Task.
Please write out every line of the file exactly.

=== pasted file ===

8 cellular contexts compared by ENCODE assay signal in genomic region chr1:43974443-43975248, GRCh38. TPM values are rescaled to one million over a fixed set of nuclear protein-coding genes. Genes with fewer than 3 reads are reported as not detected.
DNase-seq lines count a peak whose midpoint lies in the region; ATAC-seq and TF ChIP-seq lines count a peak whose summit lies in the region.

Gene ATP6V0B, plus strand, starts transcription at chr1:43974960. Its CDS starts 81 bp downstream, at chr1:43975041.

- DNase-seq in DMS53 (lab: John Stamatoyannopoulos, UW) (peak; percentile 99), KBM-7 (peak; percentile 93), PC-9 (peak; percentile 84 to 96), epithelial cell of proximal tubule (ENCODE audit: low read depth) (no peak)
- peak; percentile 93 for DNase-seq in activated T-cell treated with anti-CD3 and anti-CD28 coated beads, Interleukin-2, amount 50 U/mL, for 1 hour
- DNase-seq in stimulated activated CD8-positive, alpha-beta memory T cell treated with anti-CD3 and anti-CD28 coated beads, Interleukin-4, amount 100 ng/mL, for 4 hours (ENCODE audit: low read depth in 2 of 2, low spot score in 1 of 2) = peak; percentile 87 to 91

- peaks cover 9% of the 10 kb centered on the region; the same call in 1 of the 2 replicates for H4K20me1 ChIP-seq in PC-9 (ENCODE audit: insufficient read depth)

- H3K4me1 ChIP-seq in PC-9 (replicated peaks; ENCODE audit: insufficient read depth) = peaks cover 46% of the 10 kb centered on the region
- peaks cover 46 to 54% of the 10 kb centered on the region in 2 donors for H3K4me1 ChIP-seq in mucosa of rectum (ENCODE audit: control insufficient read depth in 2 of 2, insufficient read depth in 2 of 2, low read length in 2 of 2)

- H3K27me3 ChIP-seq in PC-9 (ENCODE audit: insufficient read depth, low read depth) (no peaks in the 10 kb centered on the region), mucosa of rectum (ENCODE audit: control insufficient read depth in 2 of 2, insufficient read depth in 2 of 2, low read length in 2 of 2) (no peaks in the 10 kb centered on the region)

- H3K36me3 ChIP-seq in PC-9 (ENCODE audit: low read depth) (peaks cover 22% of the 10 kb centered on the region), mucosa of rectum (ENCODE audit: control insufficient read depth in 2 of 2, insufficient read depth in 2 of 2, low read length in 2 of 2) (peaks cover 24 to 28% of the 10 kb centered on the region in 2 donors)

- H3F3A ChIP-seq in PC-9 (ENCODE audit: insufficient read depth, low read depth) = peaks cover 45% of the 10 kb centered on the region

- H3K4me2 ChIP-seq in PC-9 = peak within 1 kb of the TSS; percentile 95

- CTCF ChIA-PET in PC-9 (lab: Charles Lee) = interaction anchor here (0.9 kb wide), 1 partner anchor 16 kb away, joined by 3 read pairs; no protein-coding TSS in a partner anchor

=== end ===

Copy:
8 cellular contexts compared by ENCODE assay signal in genomic region chr1:43974443-43975248, GRCh38. TPM values are rescaled to one million over a fixed set of nuclear protein-coding genes. Genes with fewer than 3 reads are reported as not detected.
DNase-seq lines count a peak whose midpoint lies in the region; ATAC-seq and TF ChIP-seq lines count a peak whose summit lies in the region.

Gene ATP6V0B, plus strand, starts transcription at chr1:43974960. Its CDS starts 81 bp downstream, at chr1:43975041.

- DNase-seq in DMS53 (lab: John Stamatoyannopoulos, UW) (peak; percentile 99), KBM-7 (peak; percentile 93), PC-9 (peak; percentile 84 to 96), epithelial cell of proximal tubule (ENCODE audit: low read depth) (no peak)
- peak; percentile 93 for DNase-seq in activated T-cell treated with anti-CD3 and anti-CD28 coated beads, Interleukin-2, amount 50 U/mL, for 1 hour
- DNase-seq in stimulated activated CD8-positive, alpha-beta memory T cell treated with anti-CD3 and anti-CD28 coated beads, Interleukin-4, amount 100 ng/mL, for 4 hours (ENCODE audit: low read depth in 2 of 2, low spot score in 1 of 2) = peak; percentile 87 to 91

- peaks cover 9% of the 10 kb centered on the region; the same call in 1 of the 2 replicates for H4K20me1 ChIP-seq in PC-9 (ENCODE audit: insufficient read depth)

- H3K4me1 ChIP-seq in PC-9 (replicated peaks; ENCODE audit: insufficient read depth) = peaks cover 46% of the 10 kb centered on the region
- peaks cover 46 to 54% of the 10 kb centered on the region in 2 donors for H3K4me1 ChIP-seq in mucosa of rectum (ENCODE audit: control insufficient read depth in 2 of 2, insufficient read depth in 2 of 2, low read length in 2 of 2)

- H3K27me3 ChIP-seq in PC-9 (ENCODE audit: insufficient read depth, low read depth) (no peaks in the 10 kb centered on the region), mucosa of rectum (ENCODE audit: control insufficient read depth in 2 of 2, insufficient read depth in 2 of 2, low read length in 2 of 2) (no peaks in the 10 kb centered on the region)

- H3K36me3 ChIP-seq in PC-9 (ENCODE audit: low read depth) (peaks cover 22% of the 10 kb centered on the region), mucosa of rectum (ENCODE audit: control insufficient read depth in 2 of 2, insufficient read depth in 2 of 2, low read length in 2 of 2) (peaks cover 24 to 28% of the 10 kb centered on the region in 2 donors)

- H3F3A ChIP-seq in PC-9 (ENCODE audit: insufficient read depth, low read depth) = peaks cover 45% of the 10 kb centered on the region

- H3K4me2 ChIP-seq in PC-9 = peak within 1 kb of the TSS; percentile 95

- CTCF ChIA-PET in PC-9 (lab: Charles Lee) = interaction anchor here (0.9 kb wide), 1 partner anchor 16 kb away, joined by 3 read pairs; no protein-coding TSS in a partner anchor